In the first two parts of this series (part one and part two) I told you everything you need to know if you bring a smartphone and/or tablet to a foreign country with you. It’s something that many people have questions about. If you haven’t read that, go ahead and do that now.
This post will be about the kind of credit card you’ll need while crisscrossing the globe. Seriously, though! What’s the point in going - if you can’t bring back some foreign treasure, or try the foreign cuisine - without being penalized by your bank for using your card outside of the U.S.?
Credit card with no foreign transaction fee
Many credit card issuers will charge their cardholders 1-3% of the value of the transactions processed outside the U.S. That means for every $100 you spend in a foreign country, you could be paying $3 more on top of that.
That is why I recommend getting (or bringing) a credit card with no foreign transaction fee. It can ultimately end up saving you a lot of money.
I have several no foreign transaction fee credit cards including my Chase Sapphire Preferred, Barclaycard Arrival Plus, Hyatt, and IHG. Many sites - including Nerdwallet - list the CSP and the Arrival Plus among the best credit cards for international travel. And I’d agree. And I’m not even getting paid to say that unlike a lot of these other sites.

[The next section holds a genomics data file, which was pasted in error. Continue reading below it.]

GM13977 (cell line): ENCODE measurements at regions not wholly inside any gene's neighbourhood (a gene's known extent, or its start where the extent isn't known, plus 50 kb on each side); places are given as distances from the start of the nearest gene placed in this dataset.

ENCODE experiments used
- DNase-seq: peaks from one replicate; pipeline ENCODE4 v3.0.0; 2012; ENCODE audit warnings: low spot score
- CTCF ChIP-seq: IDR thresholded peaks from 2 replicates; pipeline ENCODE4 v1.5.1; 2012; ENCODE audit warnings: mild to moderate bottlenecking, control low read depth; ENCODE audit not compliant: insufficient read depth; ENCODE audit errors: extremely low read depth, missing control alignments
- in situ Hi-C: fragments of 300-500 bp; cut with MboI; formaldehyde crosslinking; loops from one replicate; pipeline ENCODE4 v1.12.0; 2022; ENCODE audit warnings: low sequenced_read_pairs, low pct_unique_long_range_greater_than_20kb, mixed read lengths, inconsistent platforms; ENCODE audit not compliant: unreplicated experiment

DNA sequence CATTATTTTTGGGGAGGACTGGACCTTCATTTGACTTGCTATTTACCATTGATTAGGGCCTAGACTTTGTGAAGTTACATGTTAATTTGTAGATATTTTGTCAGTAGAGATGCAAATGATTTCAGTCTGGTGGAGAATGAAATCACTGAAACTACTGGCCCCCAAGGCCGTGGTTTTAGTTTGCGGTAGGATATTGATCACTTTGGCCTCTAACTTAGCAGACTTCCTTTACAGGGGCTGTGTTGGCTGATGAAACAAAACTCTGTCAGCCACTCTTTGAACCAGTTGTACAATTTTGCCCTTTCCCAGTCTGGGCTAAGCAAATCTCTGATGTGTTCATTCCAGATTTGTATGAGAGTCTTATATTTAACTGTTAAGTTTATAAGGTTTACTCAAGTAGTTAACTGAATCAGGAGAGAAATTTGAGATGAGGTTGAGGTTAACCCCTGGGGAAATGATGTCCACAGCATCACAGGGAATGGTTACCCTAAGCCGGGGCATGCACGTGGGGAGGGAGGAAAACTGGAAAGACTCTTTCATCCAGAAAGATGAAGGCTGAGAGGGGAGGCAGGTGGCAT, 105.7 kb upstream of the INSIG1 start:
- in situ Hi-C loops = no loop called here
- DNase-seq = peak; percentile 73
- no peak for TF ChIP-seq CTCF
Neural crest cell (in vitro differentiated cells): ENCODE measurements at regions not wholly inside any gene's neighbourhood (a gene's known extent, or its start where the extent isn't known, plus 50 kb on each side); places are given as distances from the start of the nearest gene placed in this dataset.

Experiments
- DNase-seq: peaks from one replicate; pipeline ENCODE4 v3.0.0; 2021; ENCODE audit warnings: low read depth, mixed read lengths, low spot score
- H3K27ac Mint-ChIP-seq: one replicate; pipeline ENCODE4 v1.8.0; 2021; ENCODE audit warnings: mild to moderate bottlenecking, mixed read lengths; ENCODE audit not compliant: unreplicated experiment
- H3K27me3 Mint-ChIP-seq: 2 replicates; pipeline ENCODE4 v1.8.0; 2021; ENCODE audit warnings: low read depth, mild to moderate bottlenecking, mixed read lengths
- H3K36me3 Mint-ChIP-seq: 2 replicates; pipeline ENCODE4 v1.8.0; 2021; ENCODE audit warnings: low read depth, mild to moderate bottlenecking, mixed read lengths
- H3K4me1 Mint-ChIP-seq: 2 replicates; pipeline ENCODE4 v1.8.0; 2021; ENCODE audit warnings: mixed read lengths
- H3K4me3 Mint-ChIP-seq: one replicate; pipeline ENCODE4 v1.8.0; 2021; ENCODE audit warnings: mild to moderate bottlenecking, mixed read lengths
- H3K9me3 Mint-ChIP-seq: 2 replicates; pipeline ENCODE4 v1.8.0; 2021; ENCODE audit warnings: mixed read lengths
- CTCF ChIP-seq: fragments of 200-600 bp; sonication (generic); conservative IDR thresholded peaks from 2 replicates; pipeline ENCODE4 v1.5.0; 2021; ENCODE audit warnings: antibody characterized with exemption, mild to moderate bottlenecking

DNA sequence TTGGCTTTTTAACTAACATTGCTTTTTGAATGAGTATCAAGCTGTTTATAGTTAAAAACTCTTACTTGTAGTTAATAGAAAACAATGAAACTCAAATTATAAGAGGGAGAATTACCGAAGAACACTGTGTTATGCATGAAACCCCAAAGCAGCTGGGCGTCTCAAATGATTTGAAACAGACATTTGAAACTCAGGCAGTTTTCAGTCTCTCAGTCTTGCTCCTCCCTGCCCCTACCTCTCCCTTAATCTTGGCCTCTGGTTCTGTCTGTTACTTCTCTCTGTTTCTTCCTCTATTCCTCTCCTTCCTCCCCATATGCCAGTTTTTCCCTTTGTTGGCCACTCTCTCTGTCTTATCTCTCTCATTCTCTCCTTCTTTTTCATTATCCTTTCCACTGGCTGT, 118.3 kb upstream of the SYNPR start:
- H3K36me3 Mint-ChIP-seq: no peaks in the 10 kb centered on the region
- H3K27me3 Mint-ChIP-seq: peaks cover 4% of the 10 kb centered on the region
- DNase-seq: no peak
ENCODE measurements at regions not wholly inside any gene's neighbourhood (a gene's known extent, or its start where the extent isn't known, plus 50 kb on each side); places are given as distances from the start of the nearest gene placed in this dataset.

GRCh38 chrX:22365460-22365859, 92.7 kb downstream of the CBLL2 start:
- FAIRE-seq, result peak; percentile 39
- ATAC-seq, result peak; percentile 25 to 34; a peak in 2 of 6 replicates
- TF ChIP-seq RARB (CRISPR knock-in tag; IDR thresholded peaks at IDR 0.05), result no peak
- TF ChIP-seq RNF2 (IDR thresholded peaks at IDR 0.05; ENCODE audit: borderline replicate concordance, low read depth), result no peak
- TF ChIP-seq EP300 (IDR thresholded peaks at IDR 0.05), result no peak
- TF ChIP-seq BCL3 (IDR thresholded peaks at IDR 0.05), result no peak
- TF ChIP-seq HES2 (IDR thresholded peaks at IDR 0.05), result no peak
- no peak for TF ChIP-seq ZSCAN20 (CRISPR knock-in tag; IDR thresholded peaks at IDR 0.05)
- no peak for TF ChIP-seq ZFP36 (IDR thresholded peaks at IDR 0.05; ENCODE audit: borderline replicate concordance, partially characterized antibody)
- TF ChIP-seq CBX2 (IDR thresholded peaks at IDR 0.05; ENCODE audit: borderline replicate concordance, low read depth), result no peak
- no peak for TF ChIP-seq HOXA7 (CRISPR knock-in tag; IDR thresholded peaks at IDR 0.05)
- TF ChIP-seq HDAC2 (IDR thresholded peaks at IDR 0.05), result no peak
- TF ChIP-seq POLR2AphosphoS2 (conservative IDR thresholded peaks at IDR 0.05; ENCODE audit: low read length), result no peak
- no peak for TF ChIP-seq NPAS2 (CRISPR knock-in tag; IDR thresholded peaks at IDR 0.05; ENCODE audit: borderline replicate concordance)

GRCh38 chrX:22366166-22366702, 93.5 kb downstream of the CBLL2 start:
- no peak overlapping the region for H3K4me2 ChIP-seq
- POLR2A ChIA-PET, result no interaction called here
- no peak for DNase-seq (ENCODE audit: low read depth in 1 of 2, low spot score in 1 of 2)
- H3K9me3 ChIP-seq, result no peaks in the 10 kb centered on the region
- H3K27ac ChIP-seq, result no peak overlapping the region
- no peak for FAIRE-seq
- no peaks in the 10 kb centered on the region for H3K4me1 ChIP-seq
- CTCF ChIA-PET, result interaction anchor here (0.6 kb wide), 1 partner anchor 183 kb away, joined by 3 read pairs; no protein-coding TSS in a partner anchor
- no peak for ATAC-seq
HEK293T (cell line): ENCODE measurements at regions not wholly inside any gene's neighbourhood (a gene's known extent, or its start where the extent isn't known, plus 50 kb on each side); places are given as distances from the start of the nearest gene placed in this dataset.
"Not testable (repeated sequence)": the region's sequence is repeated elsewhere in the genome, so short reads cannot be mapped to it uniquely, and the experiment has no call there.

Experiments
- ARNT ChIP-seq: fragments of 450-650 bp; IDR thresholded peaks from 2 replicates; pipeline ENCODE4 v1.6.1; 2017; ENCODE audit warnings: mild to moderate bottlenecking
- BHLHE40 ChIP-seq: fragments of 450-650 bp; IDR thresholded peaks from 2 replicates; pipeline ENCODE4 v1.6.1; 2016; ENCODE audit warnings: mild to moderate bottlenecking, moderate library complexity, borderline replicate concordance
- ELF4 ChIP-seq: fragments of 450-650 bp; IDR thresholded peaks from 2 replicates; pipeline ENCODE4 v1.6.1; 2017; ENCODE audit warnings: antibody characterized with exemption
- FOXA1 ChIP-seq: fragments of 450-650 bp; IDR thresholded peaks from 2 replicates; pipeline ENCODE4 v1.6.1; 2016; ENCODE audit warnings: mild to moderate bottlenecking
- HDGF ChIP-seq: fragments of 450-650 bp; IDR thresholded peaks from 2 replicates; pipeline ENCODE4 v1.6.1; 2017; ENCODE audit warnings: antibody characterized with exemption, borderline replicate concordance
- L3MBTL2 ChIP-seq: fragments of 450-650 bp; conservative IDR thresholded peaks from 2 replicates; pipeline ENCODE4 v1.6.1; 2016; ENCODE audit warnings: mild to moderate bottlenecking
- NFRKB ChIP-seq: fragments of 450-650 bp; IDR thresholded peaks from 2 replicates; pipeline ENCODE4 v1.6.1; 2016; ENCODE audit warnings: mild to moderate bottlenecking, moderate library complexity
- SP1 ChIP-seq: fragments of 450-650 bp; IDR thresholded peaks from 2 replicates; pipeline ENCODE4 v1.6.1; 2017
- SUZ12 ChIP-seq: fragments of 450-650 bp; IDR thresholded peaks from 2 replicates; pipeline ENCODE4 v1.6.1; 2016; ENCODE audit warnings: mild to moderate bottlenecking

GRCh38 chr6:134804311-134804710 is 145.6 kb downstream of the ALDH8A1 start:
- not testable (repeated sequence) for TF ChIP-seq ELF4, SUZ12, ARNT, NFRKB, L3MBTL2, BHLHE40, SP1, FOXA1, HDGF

To add, not only do these cards eliminate that foreign transaction fee, they typically come with some other perks that are pretty good as well. Both the sign-up bonus, and purchases for the CSP and Arrival Plus accrue points that can dramatically reduce the cost of a trip.
To be continued…
Now that you know what to do in order to avoid paying extra fees that can add up quickly during that next vacation of yours, there’s something else you’ll want to bring that can go a long way to keeping you sane on the plane ride there and back. What that is in my next post on the Top Seven Travel Essentials for Your Next Trip Abroad.
You may also like:
-Planning Vacations can Make you Happier Than Taking Them
-Which Airlines Rank the Best, Worst in 2016
-Is Costco the Answer to Traveling the World on a Budget?